The Szekszárd wine region, although perhaps little known internationally, holds a special place in Hungarian hearts. There was already grape production along the Danube on the west-facing Szekszárd hills in Roman times; this was evidenced by a white marble sarcophagus with vine leaves and bunches of grapes found in an excavation in 1845 as well as a sacrificial glass chalice found next to it, held together by an iron band with Greek inscriptions.

“Make a sacrifice to the shepherd, drink and you shall live.”

The first official mention of Szekszárd grapes from the Middle Ages dates from 1267. Later, Serbs unwillingly fleeing continually north ahead of the Osman Turkish troops brought a more modern method for making red wine and, more importantly, the Kadarka grape variety with them to the wine region. This Pontus variety already enjoyed great popularit in the Balkans, and then after the battle of Varna (Bulgaria) 1444, it also appeared in Villány, Ménes (now Minis in Romania), Szekszárd, the Great Plain, Eger, the Buda hills and the Mátra. It became so popular and successful that in the Hungary prior to the peace treaty ending the First World War (you just have to imagine looking at the map, adding on to modern-day Hungary the whole of Slovakia, the stretch of Austria along the border, the parts of the Ukraine lying to the west of the Carpathians, the whole of Transylvania from Romania, the part of Serbia north of the capital, Belgrade, the whole of continental Croatia as well as a bit of the coast from Rijeka (then Fiume) to the island of Pag, and a tiny bit of Slovenia along the border), 60% of the vineyards were planted with Kadarka.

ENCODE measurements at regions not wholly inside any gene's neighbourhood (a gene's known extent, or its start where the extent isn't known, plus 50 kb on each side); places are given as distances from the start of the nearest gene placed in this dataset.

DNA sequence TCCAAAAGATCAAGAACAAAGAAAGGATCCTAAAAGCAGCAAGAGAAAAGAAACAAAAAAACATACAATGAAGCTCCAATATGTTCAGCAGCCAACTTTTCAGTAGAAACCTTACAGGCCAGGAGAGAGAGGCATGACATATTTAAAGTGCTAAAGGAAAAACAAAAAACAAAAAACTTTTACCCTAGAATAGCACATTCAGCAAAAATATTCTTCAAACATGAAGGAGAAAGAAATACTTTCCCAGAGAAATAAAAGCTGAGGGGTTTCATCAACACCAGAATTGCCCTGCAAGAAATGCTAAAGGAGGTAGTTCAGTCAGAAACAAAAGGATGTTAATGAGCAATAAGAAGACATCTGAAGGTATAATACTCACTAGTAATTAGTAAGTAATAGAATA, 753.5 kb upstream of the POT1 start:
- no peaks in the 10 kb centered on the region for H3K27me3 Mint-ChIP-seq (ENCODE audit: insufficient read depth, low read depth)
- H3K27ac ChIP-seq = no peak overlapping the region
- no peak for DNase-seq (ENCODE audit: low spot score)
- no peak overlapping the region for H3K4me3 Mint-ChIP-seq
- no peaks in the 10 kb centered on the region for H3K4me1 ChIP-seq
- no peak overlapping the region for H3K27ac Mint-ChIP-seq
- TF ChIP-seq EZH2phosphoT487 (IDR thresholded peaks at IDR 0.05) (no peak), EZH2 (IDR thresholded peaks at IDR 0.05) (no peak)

Vineyards somewhere in the Szekszárd's hills